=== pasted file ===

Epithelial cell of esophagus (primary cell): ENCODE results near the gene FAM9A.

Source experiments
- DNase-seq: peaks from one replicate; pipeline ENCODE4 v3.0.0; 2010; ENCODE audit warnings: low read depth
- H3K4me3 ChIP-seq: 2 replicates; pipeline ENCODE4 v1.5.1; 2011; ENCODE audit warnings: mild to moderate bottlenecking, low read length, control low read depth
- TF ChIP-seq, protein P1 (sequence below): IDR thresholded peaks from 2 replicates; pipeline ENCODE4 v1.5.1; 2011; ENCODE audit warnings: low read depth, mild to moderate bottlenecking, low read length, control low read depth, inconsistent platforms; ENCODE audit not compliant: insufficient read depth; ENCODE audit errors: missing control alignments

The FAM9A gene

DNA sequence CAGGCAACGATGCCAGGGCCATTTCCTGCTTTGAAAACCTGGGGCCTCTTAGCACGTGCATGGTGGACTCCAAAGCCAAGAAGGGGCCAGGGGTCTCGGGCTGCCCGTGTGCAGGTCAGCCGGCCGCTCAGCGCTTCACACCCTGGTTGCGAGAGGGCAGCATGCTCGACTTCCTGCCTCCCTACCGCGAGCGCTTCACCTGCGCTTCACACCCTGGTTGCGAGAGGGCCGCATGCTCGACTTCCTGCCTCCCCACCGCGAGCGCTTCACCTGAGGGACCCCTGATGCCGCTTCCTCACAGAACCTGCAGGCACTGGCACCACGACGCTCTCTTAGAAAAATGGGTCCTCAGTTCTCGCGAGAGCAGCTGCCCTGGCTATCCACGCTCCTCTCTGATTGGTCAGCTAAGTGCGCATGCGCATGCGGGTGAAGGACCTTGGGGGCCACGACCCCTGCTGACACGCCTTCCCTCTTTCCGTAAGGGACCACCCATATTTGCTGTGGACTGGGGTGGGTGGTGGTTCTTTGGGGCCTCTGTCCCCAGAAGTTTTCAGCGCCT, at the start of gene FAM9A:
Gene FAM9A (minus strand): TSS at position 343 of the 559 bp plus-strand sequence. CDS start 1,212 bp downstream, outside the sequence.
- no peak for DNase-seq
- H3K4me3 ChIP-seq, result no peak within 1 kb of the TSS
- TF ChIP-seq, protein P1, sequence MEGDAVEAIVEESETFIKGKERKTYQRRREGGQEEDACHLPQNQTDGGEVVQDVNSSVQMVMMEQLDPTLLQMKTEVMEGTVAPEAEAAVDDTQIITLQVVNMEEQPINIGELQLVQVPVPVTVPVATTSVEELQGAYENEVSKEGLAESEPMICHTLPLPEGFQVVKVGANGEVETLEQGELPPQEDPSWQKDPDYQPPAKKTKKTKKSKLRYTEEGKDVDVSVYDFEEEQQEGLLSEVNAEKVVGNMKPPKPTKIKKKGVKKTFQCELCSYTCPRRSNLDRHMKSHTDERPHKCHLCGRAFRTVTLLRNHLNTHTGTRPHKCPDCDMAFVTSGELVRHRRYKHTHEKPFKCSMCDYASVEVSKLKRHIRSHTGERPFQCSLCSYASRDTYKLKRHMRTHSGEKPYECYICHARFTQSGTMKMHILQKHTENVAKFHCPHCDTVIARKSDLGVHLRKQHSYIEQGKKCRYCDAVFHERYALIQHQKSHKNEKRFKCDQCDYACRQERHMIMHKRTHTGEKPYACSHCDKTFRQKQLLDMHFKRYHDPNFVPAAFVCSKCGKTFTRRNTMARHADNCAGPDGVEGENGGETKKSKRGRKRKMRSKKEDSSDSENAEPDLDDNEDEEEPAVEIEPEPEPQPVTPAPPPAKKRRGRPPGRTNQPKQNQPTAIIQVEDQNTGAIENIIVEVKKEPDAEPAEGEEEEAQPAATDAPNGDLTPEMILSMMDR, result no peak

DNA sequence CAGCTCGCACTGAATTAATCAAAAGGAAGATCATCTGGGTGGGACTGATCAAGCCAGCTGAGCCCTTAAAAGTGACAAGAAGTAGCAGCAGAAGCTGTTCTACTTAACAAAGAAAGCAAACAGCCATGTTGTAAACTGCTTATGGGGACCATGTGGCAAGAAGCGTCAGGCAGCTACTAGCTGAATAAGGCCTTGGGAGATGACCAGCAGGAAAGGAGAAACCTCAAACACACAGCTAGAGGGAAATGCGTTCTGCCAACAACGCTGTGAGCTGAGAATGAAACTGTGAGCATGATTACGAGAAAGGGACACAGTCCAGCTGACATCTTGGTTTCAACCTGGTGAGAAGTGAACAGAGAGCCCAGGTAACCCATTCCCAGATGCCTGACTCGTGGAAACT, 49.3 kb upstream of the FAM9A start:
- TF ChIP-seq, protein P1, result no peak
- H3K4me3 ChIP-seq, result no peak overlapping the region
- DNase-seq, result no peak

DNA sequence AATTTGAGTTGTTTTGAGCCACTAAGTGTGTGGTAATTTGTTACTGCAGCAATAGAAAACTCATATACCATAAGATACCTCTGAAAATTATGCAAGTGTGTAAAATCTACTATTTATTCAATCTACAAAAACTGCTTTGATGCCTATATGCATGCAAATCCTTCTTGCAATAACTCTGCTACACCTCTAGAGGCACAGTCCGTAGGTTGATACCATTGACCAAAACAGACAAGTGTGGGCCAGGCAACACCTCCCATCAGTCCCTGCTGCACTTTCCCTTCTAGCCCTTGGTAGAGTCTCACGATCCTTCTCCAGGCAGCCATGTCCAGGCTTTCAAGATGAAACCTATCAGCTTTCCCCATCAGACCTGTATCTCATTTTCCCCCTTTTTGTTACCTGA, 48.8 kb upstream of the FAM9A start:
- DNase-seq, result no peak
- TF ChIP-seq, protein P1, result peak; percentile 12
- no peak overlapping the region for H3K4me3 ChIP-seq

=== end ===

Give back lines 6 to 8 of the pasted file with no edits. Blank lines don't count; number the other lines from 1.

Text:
The FAM9A gene

DNA sequence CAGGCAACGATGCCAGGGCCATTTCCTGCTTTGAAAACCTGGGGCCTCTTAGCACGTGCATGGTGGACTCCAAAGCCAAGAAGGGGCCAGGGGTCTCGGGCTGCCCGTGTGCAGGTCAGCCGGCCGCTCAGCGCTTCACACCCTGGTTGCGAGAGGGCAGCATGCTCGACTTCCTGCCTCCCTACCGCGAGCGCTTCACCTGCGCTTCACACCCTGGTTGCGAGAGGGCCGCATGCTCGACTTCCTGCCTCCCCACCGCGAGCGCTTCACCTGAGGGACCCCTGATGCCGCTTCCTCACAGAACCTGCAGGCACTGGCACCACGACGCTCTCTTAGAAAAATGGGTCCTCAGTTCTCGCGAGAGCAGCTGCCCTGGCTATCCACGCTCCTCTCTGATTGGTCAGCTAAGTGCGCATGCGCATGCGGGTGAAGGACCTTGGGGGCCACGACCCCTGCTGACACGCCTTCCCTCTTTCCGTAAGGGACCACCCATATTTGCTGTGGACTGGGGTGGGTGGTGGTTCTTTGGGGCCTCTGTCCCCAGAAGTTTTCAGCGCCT, at the start of gene FAM9A:
Gene FAM9A (minus strand): TSS at position 343 of the 559 bp plus-strand sequence. CDS start 1,212 bp downstream, outside the sequence.